30 Strategies to Target Top 10 Patient Safety Issues

Authors of an AORN Journal article recommended strategies to address the top 10 safety issues reported in a 2012 survey of members of the Association of periOperative Registered Nurses.


The authors reviewed current evidence for each safety issue and suggested ways perioperative nurses can further improve safety. Recommendations focused on enforcing evidence-based guidelines, collaborating across disciplines and communicating effectively. Here are 30 of their recommendations. Their full recommendations are available in the AORN Journal.



1. Preventing wrong site/procedure/patient surgery

•    Collaborate with scheduling personnel from surgeons' offices to implement a checklist for scheduling surgery.
•    Before the patient is transferred to the operating room, preoperative nurses should verify all necessary documents are available and surgeons should verify and mark the site using these documents.
•    Strictly enforce adherence to the time out.


2. Preventing retained surgical items

•    Minimize distractions and multitasking while managing counted items.
•    Alert the team that the count will be starting.
•    Participate in evaluating and selecting adjunct technology, and consider the ability of technological devices to detect failures in managing sponges. 

3. Preventing medication errors 

•    Separate medications for adults, pediatric patients and neonates.
•    Provide medication reference sheets with IV titration dosing guides for all medications in all concentrations available.
•    Standardize medication trays within the facility, including stocking the separate trays with appropriate doses for the patient receiving care. 

4. Preventing failures in instrument reprocessing 

•    Establish centralized oversight of a facility-wide reprocessing program.
•    Ensure personnel competency.
•    Require documentation of reprocessing steps.

5. Preventing pressure injuries 

•    Conduct a preoperative skin assessment.
•    Position and transfer patients in a manner that prevents shearing.
•    Collaborate with wound ostomy nurses to review internally collected data about pressure injuries and take corrective action based on this evidence. 

6. Preventing specimen management errors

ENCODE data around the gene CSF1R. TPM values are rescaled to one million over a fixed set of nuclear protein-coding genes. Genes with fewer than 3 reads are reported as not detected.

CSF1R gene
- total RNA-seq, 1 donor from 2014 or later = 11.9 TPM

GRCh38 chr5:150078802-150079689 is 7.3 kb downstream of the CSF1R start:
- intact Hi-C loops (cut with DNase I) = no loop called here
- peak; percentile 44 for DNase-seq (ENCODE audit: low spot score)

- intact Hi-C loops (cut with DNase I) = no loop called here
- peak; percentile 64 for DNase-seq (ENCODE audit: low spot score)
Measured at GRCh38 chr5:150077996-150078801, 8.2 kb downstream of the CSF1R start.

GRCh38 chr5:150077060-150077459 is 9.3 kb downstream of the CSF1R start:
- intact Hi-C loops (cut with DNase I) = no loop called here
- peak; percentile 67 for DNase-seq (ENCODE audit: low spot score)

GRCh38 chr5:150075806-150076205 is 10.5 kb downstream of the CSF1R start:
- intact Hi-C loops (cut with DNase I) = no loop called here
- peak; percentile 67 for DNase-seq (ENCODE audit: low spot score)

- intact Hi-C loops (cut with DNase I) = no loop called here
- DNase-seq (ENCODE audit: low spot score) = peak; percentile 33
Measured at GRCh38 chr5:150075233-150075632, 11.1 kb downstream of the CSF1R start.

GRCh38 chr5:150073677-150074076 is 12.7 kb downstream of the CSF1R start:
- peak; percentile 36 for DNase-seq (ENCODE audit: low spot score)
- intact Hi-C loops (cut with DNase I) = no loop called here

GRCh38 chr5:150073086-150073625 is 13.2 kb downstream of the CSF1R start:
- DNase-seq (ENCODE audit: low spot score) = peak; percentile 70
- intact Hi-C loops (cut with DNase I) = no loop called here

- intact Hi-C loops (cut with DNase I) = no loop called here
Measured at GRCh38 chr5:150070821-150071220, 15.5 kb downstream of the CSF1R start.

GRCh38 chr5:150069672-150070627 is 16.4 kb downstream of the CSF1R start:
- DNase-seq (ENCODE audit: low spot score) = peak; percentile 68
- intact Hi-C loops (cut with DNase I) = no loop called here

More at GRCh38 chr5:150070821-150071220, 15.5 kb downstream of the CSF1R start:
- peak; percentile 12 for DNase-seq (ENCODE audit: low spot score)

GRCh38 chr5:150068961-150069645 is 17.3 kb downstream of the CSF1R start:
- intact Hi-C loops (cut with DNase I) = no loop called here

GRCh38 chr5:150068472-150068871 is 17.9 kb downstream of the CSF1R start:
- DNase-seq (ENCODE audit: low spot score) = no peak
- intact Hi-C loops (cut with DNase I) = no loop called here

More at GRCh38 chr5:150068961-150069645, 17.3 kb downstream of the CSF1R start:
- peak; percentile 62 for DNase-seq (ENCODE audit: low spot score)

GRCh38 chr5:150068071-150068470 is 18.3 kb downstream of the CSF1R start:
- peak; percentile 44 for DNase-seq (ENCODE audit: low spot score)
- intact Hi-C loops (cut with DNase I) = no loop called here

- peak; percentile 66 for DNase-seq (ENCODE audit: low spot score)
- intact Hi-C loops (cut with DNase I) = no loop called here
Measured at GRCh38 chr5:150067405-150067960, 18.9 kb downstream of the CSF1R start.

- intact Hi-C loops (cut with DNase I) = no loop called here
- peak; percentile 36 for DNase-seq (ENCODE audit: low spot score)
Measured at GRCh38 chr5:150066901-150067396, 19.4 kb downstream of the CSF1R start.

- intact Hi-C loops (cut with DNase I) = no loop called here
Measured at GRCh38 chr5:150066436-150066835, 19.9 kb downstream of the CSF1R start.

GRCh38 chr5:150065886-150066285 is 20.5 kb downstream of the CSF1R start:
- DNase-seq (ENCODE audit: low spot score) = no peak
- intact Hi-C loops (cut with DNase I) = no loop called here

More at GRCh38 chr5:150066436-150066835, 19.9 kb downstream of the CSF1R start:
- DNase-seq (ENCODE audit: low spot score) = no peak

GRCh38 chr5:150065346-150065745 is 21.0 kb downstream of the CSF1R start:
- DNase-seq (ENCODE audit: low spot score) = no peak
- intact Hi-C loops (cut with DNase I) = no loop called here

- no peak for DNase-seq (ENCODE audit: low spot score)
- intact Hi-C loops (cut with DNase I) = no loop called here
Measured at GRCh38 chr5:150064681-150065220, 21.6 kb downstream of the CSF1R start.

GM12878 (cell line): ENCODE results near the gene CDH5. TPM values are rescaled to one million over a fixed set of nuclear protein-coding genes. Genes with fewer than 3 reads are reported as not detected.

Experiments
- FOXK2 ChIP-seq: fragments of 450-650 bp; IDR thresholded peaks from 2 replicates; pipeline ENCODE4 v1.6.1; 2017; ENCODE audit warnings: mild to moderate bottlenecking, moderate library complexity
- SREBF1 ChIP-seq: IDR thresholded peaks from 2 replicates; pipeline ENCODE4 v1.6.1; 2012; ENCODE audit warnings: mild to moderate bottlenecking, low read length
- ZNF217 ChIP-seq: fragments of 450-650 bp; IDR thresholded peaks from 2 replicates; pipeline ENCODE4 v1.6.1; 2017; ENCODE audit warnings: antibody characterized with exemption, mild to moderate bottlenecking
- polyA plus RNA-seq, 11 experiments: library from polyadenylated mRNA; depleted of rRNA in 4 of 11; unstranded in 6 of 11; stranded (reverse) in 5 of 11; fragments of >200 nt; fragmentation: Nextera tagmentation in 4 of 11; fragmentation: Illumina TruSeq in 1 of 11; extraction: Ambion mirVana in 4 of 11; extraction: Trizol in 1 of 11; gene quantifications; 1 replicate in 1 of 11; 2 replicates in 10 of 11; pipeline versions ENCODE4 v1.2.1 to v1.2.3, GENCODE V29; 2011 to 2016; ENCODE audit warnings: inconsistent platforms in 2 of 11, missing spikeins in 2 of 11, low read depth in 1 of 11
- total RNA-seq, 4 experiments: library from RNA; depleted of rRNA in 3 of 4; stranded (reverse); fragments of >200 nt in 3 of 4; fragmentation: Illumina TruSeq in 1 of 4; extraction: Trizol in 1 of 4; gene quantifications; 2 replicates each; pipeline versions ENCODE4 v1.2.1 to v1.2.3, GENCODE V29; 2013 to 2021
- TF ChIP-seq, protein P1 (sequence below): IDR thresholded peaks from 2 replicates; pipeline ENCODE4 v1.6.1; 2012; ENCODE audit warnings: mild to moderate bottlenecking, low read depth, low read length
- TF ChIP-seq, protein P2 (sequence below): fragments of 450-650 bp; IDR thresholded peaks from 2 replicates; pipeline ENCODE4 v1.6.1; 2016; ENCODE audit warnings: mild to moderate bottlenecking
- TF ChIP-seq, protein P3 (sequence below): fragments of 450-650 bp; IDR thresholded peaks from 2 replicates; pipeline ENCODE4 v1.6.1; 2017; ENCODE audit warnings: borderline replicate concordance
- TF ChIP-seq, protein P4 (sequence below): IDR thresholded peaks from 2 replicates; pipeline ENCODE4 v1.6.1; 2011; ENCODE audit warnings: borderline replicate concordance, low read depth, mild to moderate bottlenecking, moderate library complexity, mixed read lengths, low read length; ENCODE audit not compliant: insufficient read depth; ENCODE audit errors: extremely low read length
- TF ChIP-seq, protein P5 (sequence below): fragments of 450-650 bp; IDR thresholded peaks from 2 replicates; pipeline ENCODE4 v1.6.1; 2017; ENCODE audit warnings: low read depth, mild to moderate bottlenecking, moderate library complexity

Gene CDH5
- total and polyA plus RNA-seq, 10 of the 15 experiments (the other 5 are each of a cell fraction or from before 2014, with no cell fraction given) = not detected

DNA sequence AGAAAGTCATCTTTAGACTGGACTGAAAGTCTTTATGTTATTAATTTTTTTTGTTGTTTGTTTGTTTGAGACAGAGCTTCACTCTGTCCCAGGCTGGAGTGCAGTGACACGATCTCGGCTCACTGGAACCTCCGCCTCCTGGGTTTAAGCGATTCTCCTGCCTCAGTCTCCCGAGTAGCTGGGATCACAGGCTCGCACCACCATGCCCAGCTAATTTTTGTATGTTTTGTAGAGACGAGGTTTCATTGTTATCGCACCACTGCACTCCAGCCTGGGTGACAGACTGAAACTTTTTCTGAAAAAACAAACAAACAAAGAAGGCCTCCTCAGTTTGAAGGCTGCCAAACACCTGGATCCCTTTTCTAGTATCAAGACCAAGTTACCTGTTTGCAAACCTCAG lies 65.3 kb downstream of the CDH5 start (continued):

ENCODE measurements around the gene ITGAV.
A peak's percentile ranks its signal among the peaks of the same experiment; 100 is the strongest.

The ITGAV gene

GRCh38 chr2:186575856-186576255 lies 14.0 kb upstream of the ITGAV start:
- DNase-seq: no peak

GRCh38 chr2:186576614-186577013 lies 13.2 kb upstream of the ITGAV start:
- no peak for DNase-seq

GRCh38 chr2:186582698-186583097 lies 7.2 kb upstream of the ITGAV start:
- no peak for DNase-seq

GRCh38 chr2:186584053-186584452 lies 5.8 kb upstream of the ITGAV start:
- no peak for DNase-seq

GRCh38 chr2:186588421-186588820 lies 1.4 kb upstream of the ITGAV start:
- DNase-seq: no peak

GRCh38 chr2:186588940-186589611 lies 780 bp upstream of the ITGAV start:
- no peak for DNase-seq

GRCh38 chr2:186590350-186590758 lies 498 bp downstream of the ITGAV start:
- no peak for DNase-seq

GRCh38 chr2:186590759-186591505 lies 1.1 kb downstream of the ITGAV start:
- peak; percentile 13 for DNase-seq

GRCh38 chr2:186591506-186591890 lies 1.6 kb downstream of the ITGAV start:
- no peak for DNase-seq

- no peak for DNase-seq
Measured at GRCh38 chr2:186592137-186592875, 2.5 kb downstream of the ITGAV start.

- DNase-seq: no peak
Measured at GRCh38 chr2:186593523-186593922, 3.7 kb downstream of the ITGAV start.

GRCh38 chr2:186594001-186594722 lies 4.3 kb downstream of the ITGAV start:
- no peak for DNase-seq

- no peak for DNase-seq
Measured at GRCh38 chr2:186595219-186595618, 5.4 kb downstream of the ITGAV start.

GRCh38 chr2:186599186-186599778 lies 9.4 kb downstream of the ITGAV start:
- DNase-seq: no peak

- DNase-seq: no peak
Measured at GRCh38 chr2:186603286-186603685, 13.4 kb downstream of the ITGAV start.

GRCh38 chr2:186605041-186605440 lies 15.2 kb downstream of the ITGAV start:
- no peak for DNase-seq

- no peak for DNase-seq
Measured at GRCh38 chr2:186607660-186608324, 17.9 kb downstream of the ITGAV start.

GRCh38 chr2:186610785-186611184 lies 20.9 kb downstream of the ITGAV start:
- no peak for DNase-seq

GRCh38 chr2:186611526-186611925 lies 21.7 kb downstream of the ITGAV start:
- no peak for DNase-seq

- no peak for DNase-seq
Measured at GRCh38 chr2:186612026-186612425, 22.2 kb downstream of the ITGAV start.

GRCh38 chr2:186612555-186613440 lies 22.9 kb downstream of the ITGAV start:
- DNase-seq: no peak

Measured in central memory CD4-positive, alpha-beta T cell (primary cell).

•    Label specimens accurately.
•    Eliminate multitasking during specimen management.
•    Ensure verification before sending the specimen out of the OR.

7. Preventing surgical fires 

•    Perform a fire risk assessment before making the initial incision.
•    Communicate about the use of an open source of oxygen or flammable prep agent before making the incision.
•    Allow ample time for flammable prep agents to dry.

8. Preventing perioperative hypothermia

•    Conduct multidisciplinary education about the pathophysiology of perioperative hypothermia and the effectiveness of interventions.
•    Use preoperative as well as intraoperative active warming.
•    Use prewarmed IV fluids.

9. Preventing burns from energy devices 

•    Educate perioperative personnel on how to use the device safely.
•    Have staff demonstrate competency.
•    Use the device in a manner consistent with the manufacturer's instructions. 

10. Responding to difficult intubation or airway emergencies 

•    Collaborate with anesthesia professionals, otolaryngologists and nurses in other areas in which anesthesia is administered to develop a comprehensive and institution-wide difficult airway management program.
•    Conduct a preanesthesia risk assessment.
•    Designate a rapid response team.


More Articles on Patient Safety:

Study: Quality Improvement Intervention Slashes Infection Rates
Study: Nurse-Directed Protocol Reduces Catheter Use 50%, CAUTIs 70%
Patient Safety Tool: Stop-the-Line Assertive Statement Training

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